This month Sony Legacy has released what amounts to a long overdue re-evaluation of the career of Bill Withers. The Complete Sussex & Columbia Albums Collection is a nine-disc set that contains all of the albums that Withers recorded for the labels between 1971 and 1985. The box set comes on the heels of the acclaimed 2009 Withers documentary Still Bill.

So why has this artist remained perennially under-appreciated over the years despite indelible hits like “Ain’t No Sunshine,” “Use Me,” “Lean On Me,” “Grandma’s Hands,” and “Just the Two of Us”? As you might expect, it’s a complicated story.

For one thing, Withers got a late start to his music career. He was born in a coal mining town in West Virginia in 1938. He joined the Navy when he was 18, and it was during his nine year career that he became interested in singing and songwriting. A couple of years after his discharge in 1965, he headed west to pursue a musical career.

It wasn’t easy to break into the business however, and Withers found himself working on assembly lines in aircraft factories in Los Angeles during the day, while working the clubs at night. At the same time he started making demos and shopping them around town.

In 1970, Clarence Avant at Sussex Records heard one of Withers’ demos and signed him to the label. Better yet, Avant hired Booker T. Jones to produce Withers’ first album, and Stephen Stills to play guitar on it. The album didn’t come out until 1971 as a result of budget difficulties that delayed completion, but when it was finally released, the singles “Grandma’s Hands” and “Ain’t No Sunshine” were included. At 33 years of age, Withers was an overnight sensation.

The following year Withers won a Grammy for “Ain’t No Sunshine,” which had already sold over a million copies, and been awarded a platinum disc. Withers recorded a second album and the single “Lean On Me” became #1 in July, 1972. The single went on to sell three million copies. “Use Me” followed and was his third million seller.

A live album from a Carnegie Hall concert came out in late 1972, followed by one more album for Sussex in 1974. Then a legal dispute with the label kept the singer out of the studio for a time. In 1975 he signed with Columbia and released a successful album each year for the next four years.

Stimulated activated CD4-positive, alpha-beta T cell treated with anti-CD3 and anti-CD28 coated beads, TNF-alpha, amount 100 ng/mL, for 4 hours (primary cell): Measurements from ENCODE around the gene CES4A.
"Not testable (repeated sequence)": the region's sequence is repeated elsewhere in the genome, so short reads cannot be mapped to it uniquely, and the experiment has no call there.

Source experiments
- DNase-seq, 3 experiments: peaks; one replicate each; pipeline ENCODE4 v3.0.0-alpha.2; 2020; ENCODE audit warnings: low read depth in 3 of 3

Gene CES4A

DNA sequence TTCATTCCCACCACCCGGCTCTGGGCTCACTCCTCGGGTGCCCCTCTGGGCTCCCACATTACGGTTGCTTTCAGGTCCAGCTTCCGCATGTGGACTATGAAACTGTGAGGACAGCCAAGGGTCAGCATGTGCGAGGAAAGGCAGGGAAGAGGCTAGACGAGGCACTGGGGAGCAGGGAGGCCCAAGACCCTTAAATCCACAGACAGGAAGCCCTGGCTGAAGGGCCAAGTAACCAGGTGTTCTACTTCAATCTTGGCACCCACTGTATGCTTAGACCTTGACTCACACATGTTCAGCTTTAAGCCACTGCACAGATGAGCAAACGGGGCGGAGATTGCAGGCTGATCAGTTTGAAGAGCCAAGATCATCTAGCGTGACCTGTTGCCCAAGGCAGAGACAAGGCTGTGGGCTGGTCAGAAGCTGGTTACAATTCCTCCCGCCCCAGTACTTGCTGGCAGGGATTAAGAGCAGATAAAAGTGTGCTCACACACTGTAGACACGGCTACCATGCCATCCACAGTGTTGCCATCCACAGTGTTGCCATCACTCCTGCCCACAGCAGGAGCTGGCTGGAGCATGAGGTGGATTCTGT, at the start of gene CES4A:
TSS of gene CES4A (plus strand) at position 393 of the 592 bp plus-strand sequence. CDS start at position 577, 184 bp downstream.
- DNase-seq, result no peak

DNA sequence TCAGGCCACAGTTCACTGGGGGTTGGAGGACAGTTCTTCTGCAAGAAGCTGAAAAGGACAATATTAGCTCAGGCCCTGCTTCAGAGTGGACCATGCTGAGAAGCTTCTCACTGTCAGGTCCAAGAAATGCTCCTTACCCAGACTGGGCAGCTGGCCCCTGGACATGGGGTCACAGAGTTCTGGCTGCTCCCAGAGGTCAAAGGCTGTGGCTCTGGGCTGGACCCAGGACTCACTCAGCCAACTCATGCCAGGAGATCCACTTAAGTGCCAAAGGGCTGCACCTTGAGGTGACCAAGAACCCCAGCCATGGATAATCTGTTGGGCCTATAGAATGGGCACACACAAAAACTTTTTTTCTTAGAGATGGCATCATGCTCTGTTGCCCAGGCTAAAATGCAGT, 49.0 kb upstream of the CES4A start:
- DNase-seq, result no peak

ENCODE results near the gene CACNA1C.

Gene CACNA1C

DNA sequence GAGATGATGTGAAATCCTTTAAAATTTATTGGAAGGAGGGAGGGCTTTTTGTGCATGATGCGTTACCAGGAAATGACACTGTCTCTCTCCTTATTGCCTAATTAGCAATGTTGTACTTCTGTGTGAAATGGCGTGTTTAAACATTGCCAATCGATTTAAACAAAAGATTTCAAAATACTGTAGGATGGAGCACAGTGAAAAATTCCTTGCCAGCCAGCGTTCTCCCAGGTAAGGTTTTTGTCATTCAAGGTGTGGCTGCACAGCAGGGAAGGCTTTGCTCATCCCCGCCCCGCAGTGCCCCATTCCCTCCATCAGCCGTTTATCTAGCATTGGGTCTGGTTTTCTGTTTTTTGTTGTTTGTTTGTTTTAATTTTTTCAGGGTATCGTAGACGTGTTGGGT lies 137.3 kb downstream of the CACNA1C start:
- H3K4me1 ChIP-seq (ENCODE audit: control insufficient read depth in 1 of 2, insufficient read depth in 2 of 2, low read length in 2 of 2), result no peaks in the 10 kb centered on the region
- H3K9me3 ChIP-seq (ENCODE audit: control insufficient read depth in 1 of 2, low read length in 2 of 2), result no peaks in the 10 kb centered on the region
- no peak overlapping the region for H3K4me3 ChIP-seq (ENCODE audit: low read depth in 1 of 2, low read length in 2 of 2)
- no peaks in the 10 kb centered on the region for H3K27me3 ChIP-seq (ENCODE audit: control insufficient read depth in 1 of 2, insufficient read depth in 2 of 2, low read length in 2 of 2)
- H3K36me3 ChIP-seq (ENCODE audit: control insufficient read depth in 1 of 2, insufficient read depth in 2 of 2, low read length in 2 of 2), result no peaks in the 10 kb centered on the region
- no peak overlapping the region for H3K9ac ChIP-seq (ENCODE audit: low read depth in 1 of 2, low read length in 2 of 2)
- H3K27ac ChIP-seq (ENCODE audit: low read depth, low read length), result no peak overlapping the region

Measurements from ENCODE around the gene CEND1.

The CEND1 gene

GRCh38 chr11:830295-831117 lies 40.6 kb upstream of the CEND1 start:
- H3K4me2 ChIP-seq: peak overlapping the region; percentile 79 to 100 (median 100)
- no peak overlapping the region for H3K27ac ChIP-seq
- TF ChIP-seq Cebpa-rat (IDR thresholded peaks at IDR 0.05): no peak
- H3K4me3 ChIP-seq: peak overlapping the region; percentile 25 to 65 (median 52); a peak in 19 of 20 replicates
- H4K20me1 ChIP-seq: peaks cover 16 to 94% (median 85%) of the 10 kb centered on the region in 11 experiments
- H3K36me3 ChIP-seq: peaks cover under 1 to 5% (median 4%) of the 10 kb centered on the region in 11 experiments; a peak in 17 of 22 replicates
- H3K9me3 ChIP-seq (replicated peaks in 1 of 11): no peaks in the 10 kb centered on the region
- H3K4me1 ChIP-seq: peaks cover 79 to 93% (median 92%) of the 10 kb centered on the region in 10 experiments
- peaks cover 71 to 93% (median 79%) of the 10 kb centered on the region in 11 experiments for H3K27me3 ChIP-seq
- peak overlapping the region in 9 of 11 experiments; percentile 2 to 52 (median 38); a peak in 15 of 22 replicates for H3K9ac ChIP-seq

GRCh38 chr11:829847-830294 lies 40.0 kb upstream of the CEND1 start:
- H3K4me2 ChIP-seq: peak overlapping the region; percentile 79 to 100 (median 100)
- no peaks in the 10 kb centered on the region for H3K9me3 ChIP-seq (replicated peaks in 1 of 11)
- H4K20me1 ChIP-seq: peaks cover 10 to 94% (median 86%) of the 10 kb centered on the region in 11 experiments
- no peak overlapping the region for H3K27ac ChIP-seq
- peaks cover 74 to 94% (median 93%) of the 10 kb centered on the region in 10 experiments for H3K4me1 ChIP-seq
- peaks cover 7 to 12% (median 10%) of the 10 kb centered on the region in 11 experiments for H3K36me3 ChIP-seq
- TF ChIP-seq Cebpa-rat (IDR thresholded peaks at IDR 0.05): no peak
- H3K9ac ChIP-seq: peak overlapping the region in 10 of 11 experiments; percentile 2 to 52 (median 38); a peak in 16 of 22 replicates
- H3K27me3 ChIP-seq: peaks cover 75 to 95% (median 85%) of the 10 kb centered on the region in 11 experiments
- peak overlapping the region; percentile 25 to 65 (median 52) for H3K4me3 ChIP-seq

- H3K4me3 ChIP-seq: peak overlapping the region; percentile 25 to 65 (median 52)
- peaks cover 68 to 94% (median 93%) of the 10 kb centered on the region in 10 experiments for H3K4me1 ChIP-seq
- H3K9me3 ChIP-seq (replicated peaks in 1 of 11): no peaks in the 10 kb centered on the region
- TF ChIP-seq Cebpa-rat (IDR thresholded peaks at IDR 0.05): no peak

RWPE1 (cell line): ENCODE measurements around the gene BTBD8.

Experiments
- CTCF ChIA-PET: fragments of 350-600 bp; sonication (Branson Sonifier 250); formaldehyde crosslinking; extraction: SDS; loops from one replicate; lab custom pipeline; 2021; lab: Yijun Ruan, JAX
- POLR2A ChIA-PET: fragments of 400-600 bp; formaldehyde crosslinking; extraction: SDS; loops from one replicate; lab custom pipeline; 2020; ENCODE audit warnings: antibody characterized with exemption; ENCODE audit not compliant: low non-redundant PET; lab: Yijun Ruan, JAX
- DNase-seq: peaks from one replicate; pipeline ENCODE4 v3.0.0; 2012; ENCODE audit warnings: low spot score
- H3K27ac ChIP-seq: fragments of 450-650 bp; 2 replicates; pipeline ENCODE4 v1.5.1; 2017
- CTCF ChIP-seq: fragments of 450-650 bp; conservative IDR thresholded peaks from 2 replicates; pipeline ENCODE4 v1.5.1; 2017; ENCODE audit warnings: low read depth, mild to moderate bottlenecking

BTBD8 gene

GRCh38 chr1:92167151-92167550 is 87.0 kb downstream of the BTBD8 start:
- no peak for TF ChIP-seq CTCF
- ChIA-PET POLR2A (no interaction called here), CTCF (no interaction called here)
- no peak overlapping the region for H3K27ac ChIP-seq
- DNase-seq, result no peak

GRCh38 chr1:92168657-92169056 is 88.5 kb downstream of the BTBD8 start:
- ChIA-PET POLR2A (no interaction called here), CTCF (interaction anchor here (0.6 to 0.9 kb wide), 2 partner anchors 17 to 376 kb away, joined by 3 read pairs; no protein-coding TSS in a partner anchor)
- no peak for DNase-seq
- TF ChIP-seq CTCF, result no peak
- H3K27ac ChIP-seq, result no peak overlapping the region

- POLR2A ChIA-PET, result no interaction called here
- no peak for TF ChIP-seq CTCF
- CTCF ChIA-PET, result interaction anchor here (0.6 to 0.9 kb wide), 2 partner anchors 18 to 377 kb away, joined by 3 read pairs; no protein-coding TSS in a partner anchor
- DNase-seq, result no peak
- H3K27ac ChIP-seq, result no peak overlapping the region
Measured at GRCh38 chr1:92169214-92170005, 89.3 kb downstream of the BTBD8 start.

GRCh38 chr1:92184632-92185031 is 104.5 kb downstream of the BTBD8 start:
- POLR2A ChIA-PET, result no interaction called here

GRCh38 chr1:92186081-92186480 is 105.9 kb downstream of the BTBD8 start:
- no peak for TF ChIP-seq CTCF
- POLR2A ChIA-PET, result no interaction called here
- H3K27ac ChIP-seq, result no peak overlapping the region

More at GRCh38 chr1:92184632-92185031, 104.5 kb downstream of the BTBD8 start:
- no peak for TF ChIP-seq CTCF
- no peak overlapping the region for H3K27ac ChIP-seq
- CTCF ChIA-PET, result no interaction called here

In 1977, Withers released the Menagerie album, which contained the hit “Lovely Day”, a song he co-wrote with Skip Scarborough. It wasn’t as big a hit as some of his earlier efforts, reaching #6 on the Billboard R&B chart, and #30 on the Hot 100 chart. Ray Parker, Jr. and Russ Kunkel were among the session musicians who played on the single.

“Lovely Day” has been covered by many artists over the years including Diana Ross, Maroon 5, and Luther Vandross. It has also been sampled many times, appearing on records by DJ Jazzy Jeff and the Fresh Prince, and LL Cool J.

There were problems with Columbia, which caused Withers to focus on collaborations. One of those, with Grover Washington, Jr., turned into the gigantic hit “Just the Two of Us” in 1980. In 1985 Withers released his final album for Columbia, Watching You Watching Me. To date it is the last album he has released though rumors of a new one persist.

Along with the business problems with Sussex, and Columbia, there were personal problems as well. Withers’ one-year marriage to actress Denise Nicholas in the early ’70s was incendiary and resulted in some unpleasant headlines for the singer. Despite all of that, Withers has been nominated for nine Grammy Awards, winning three times. In 2007, “Lean On Me” was inducted into the Grammy Hall of Fame.

It’s gratifying to know that this wonderful artist is finally getting the attention, love and respect that he has deserved all along.

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About the Author

Ken Shane

Ken Shane lives in Narragansett, R.I. He is a freelance writer and far and away the oldest Popdose writer. In fact, he may be the oldest writer, period. He wants you to know that he generally does not share his colleagues' love for the music of the '80s, and he does not forgive them for loving it. (Ken passed away in November 2022. R.I.P. —Ed.)

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